Besides all that, this seemingly unlimited amount of delicious food came to just $12 a person. My New Years Food Resolution is to try every dim sum place in New York. Once a week baby, once a week. Who’s with me?!

Here’s a smattering of tasty treats we enjoyed:

Vegetarian Spring Rolls

Shanghai Bun. Can’t remember exactly how this tasted, except that it was delicious.

Roast Pork Bun. If you know me, this is not something I would normally eat, but I didn’t feel like I would really experience dim sum without it. Thank God. This was the best thing ever.

Sweet Sesame Ball for dessert.

15 October 2009
I’ve been meaning to get a group together to do Dim Sum for a long time. Because shocker, I’ve never had it! Anyone up for trying one of these places (minus Chinatown Brasserie, not a fan) some time this month?
mascarah:

[Life: Eat] Best Dim Sum in NYC
I don’t eat dim sum nearly enough. On the agenda for this winter is to work this more into my brunch routine. I’m researching places I’ve never been and looking for suggestions so if you have any, please do let me know.
This is my current list of favs:
Golden Unicorn: shrimp dumplings w/shark fin, 2 floors, delish
Jing Fon: massive banquet style experience, most people say this place is the best 
HSF Restaurant: classic, famous for clams in black bean sauce
Oriental Garden: best seafood options of all the dim sum places I’ve been to, Bouley is a regular here so it MUST be good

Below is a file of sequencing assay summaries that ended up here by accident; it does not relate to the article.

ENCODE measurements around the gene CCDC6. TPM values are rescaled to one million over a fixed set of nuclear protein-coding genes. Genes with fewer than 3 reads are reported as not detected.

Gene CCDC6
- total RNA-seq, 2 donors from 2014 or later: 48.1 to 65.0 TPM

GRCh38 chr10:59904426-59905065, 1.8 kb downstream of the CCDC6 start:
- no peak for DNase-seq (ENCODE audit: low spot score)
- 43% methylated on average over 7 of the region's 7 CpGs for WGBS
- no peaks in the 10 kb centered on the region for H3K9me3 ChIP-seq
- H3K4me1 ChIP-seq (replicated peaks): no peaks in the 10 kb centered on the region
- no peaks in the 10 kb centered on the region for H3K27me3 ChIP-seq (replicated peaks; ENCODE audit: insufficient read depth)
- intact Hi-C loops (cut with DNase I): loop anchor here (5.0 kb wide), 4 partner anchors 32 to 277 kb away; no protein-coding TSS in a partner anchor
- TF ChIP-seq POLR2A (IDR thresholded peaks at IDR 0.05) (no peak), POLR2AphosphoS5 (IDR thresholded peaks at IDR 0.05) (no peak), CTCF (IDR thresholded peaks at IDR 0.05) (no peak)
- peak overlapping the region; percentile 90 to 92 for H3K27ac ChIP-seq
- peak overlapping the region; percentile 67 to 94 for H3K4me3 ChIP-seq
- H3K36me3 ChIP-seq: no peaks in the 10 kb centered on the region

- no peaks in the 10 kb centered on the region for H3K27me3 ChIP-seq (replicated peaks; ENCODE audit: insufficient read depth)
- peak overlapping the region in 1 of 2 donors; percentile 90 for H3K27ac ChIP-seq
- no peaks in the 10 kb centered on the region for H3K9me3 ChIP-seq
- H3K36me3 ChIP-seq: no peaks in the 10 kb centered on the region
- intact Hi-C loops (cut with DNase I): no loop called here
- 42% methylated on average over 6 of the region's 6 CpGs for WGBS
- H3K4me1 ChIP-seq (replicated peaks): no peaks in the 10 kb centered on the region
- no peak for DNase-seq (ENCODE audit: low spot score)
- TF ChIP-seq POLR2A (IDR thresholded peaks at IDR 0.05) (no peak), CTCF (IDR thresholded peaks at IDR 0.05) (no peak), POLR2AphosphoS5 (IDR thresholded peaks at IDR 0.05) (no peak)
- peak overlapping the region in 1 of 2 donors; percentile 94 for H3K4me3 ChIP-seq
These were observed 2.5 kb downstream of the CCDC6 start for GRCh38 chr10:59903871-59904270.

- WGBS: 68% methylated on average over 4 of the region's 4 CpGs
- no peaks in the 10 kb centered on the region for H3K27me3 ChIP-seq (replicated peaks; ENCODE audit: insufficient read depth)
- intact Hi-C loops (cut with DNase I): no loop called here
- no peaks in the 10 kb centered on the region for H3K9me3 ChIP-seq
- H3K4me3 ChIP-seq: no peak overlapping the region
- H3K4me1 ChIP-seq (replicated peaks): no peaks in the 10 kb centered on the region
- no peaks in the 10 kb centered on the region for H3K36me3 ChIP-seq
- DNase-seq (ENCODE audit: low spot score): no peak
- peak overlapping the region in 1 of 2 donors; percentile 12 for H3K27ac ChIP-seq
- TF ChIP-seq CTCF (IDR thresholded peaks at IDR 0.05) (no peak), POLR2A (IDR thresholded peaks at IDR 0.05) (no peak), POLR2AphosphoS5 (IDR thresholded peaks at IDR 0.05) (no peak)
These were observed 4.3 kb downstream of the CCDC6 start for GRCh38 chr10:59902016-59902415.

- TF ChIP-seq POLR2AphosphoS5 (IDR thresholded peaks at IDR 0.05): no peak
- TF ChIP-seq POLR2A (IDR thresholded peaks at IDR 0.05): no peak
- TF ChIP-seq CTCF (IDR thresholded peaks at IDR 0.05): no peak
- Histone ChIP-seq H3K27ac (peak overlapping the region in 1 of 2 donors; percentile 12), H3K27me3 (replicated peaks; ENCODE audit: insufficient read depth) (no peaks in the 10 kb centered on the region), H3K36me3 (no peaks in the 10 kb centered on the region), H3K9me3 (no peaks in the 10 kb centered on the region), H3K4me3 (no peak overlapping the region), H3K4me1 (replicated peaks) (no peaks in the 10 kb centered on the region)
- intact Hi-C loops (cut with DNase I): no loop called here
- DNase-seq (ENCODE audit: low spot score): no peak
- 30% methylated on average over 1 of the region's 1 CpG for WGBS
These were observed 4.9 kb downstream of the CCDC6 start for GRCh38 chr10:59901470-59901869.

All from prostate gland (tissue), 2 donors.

Ping’s Seafood: small, more intimate experience, known for fresh fish 
Oriental Pearl: large, busy, pretty typical selection
Dim Sum Go Go: contemporary, clean, lighter dim sum than other places, available during all open hours
Chinatown Brasserie: the posh John McDonald owned version, but consistently good
88 Palace: under manhattan bridge, endless carts, you’ll be full for $10 or less
What am I missing?

I’ve been meaning to get a group together to do Dim Sum for a long time. Because shocker, I’ve never had it! Anyone up for trying one of these places (minus Chinatown Brasserie, not a fan) some time this month?

mascarah:

[Life: Eat] Best Dim Sum in NYC

I don’t eat dim sum nearly enough. On the agenda for this winter is to work this more into my brunch routine. I’m researching places I’ve never been and looking for suggestions so if you have any, please do let me know.

This is my current list of favs:

  • Golden Unicorn: shrimp dumplings w/shark fin, 2 floors, delish
  • Jing Fon: massive banquet style experience, most people say this place is the best
  • HSF Restaurant: classic, famous for clams in black bean sauce
  • Oriental Garden: best seafood options of all the dim sum places I’ve been to, Bouley is a regular here so it MUST be good
  • Ping’s Seafood: small, more intimate experience, known for fresh fish
  • Oriental Pearl: large, busy, pretty typical selection
  • Dim Sum Go Go: contemporary, clean, lighter dim sum than other places, available during all open hours
  • Chinatown Brasserie: the posh John McDonald owned version, but consistently good
  • 88 Palace: under manhattan bridge, endless carts, you’ll be full for $10 or less

What am I missing?

Reblogged: mascarah

Themed by Hunson. Originally by Josh